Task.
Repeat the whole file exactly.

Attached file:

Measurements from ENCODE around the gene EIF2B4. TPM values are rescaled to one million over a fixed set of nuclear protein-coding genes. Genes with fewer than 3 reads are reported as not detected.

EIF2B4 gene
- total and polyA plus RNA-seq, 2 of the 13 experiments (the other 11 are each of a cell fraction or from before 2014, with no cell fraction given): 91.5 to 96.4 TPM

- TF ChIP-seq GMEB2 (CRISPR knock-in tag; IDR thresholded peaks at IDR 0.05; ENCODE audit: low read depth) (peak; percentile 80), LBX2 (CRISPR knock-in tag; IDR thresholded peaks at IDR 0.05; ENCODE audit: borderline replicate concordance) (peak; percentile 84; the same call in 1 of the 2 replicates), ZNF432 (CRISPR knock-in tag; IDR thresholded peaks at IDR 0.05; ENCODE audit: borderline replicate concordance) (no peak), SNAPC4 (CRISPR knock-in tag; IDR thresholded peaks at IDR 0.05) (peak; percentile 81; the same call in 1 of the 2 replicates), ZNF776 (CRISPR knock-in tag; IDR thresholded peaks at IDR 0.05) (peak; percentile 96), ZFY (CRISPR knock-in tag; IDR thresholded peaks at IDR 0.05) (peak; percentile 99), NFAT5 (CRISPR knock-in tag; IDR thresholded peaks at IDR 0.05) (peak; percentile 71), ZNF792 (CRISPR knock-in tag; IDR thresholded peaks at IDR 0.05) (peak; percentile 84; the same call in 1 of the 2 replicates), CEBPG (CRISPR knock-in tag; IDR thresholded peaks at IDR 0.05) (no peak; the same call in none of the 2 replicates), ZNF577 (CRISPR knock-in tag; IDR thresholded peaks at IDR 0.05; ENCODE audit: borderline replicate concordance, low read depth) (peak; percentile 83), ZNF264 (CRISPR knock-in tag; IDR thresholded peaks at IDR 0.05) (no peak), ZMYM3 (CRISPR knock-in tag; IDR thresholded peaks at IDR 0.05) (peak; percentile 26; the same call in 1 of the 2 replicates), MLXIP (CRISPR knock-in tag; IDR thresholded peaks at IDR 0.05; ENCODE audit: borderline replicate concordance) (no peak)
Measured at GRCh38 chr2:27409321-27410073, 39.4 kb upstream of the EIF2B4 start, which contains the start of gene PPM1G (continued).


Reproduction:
Measurements from ENCODE around the gene EIF2B4. TPM values are rescaled to one million over a fixed set of nuclear protein-coding genes. Genes with fewer than 3 reads are reported as not detected.

EIF2B4 gene
- total and polyA plus RNA-seq, 2 of the 13 experiments (the other 11 are each of a cell fraction or from before 2014, with no cell fraction given): 91.5 to 96.4 TPM

- TF ChIP-seq GMEB2 (CRISPR knock-in tag; IDR thresholded peaks at IDR 0.05; ENCODE audit: low read depth) (peak; percentile 80), LBX2 (CRISPR knock-in tag; IDR thresholded peaks at IDR 0.05; ENCODE audit: borderline replicate concordance) (peak; percentile 84; the same call in 1 of the 2 replicates), ZNF432 (CRISPR knock-in tag; IDR thresholded peaks at IDR 0.05; ENCODE audit: borderline replicate concordance) (no peak), SNAPC4 (CRISPR knock-in tag; IDR thresholded peaks at IDR 0.05) (peak; percentile 81; the same call in 1 of the 2 replicates), ZNF776 (CRISPR knock-in tag; IDR thresholded peaks at IDR 0.05) (peak; percentile 96), ZFY (CRISPR knock-in tag; IDR thresholded peaks at IDR 0.05) (peak; percentile 99), NFAT5 (CRISPR knock-in tag; IDR thresholded peaks at IDR 0.05) (peak; percentile 71), ZNF792 (CRISPR knock-in tag; IDR thresholded peaks at IDR 0.05) (peak; percentile 84; the same call in 1 of the 2 replicates), CEBPG (CRISPR knock-in tag; IDR thresholded peaks at IDR 0.05) (no peak; the same call in none of the 2 replicates), ZNF577 (CRISPR knock-in tag; IDR thresholded peaks at IDR 0.05; ENCODE audit: borderline replicate concordance, low read depth) (peak; percentile 83), ZNF264 (CRISPR knock-in tag; IDR thresholded peaks at IDR 0.05) (no peak), ZMYM3 (CRISPR knock-in tag; IDR thresholded peaks at IDR 0.05) (peak; percentile 26; the same call in 1 of the 2 replicates), MLXIP (CRISPR knock-in tag; IDR thresholded peaks at IDR 0.05; ENCODE audit: borderline replicate concordance) (no peak)
Measured at GRCh38 chr2:27409321-27410073, 39.4 kb upstream of the EIF2B4 start, which contains the start of gene PPM1G (continued).